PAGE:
Description Africa-based IMPALA researchers become Lead Authors on IPCC AR6 Working Group 1: Chapter 4 and Chapter 8.
Geographic Reach Multiple continents/international 
Policy Influence Type Membership of a guideline committee
 
Description Introduction of new methodolgy for predicting the East Africa Long Rains
Geographic Reach National 
Policy Influence Type Influenced training of practitioners or researchers
 
Title CP4-Africa 
Description The convection permitting pan-Africa simulation, CP4-Africa, uses a ~4.5km horizontal grid length and has been configured to use the latest model physics and revised Africa soil properties. The domain covers the entire African continent and boundary region to allow representation of impinging systems such as tropical temperate troughs. The planned 10 years of present-day climate simulations (1997-2006) and 10 years of idealised future simulations (2097-2107) have now been completed. The model specification and initial analysis of results is now published in Stratton et al, 2018. Publications on design and analysis of the future simulations are imminent. For both present day and future simulations a control non-convection permitting regional simulation at 25km resolution (nCP25-Africa) is being run to measure the CP4-Africa benefits. Analysis of the present-day simulations shows marked benefits in CP4-Africa's simulation of African climate relative to the control. Marked differences in future simulations with the convection-permitting system relative to the conventional parameterised convection system are emerging that are of high importance to adaptation advice. These have been reported in other sections and notably include a greater increase in the frequency of extreme rainfall as well as increases in in-season dry spells. The CP4-Africa and nCP25-Africa simulations have continued to be made widely available to the FCFA Regional Consortia (RCs) via the JASMIN facility. Access by researchers is working well. This year plans have been developed with the Centre for Environmental Data Analysis (CEDA) to build a public-facing store of a limited subset of CP4-Africa data with easy access and no expiration. The full archive of CP4-Africa data will be stored indefinitely on MASS and will be available through JASMIN and MASS. Cross-FCFA legacy synthesis outputs: IMPALA is leading on 2 synthesis outputs, both related to CP4-Africa, 1) A technical guidance document aimed at promoting use of the CP4-Africa simulations by new researchers; 2) A BAMS-style paper recording the end-to-end lessons learned from CP4-Africa and promoting the convection-permitting approach within the climate community. For more details see the section on collaborations.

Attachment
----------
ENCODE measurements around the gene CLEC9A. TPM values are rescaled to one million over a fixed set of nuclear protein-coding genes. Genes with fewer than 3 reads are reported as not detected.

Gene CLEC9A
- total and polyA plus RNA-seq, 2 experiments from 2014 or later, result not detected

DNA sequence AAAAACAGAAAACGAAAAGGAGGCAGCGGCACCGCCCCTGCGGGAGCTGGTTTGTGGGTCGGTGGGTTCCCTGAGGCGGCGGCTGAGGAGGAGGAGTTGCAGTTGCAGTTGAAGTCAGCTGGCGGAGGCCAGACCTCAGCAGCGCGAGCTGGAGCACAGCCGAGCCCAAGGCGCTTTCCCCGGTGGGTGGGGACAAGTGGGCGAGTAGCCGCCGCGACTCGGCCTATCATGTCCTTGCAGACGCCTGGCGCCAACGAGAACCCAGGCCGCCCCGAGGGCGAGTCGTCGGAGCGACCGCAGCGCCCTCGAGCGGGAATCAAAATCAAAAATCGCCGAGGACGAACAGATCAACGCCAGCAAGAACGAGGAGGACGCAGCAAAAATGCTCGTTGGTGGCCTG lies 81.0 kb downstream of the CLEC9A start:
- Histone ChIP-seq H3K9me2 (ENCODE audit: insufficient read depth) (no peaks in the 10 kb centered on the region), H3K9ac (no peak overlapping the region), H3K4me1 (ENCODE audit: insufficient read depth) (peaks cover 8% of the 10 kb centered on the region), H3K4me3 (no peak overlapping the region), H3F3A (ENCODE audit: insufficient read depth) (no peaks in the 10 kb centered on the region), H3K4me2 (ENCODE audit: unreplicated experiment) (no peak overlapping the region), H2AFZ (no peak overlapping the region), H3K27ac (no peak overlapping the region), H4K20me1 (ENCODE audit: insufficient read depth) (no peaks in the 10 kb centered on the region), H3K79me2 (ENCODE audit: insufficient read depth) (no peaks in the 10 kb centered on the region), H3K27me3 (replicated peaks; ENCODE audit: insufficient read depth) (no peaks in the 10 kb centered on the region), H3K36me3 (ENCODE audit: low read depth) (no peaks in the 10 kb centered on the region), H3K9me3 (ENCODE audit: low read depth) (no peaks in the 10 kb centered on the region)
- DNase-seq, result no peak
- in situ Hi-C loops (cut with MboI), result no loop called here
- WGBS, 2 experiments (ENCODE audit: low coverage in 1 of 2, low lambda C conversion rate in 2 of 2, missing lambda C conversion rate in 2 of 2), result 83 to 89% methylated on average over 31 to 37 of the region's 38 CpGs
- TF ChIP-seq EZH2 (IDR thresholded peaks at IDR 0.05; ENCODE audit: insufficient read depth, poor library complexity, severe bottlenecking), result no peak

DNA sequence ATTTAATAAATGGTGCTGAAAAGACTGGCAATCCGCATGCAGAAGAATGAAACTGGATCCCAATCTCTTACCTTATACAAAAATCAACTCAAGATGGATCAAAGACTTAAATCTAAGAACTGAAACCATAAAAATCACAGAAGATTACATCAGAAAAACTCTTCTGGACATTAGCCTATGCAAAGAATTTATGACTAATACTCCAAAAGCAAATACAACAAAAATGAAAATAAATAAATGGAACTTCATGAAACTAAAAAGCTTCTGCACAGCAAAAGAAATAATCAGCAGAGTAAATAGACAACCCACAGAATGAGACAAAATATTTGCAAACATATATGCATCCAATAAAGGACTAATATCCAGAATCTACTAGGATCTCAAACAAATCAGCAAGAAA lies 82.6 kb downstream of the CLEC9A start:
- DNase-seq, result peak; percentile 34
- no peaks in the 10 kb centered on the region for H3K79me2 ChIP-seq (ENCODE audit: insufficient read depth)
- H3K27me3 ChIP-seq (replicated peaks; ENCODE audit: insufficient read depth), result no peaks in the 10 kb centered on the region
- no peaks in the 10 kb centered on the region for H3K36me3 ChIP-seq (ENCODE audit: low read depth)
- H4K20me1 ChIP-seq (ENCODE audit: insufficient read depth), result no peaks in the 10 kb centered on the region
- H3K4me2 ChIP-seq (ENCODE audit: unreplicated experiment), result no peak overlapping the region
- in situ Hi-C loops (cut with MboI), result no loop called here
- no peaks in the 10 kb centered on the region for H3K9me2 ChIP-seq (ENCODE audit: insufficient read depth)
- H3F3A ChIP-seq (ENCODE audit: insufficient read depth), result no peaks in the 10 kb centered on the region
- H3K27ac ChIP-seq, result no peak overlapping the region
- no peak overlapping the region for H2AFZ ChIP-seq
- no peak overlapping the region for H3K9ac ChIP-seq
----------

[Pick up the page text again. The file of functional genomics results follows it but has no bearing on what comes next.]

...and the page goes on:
Type Of Material Improvements to research infrastructure 
Year Produced 2017 
Provided To Others? Yes  
Impact The CP4Africa simulations are impacting on research the FCFA Regional Consortia are conducting with Africa regional stakeholders and decision makers. The new perspectives that CP4-Africa is providing on future changes in the frequency of high impact climate events (see above) will be included in new adaptation advice developed. 
 
Description Africa Process Evaluation Group 
Organisation University of Exeter
Country United Kingdom 
Sector Academic/University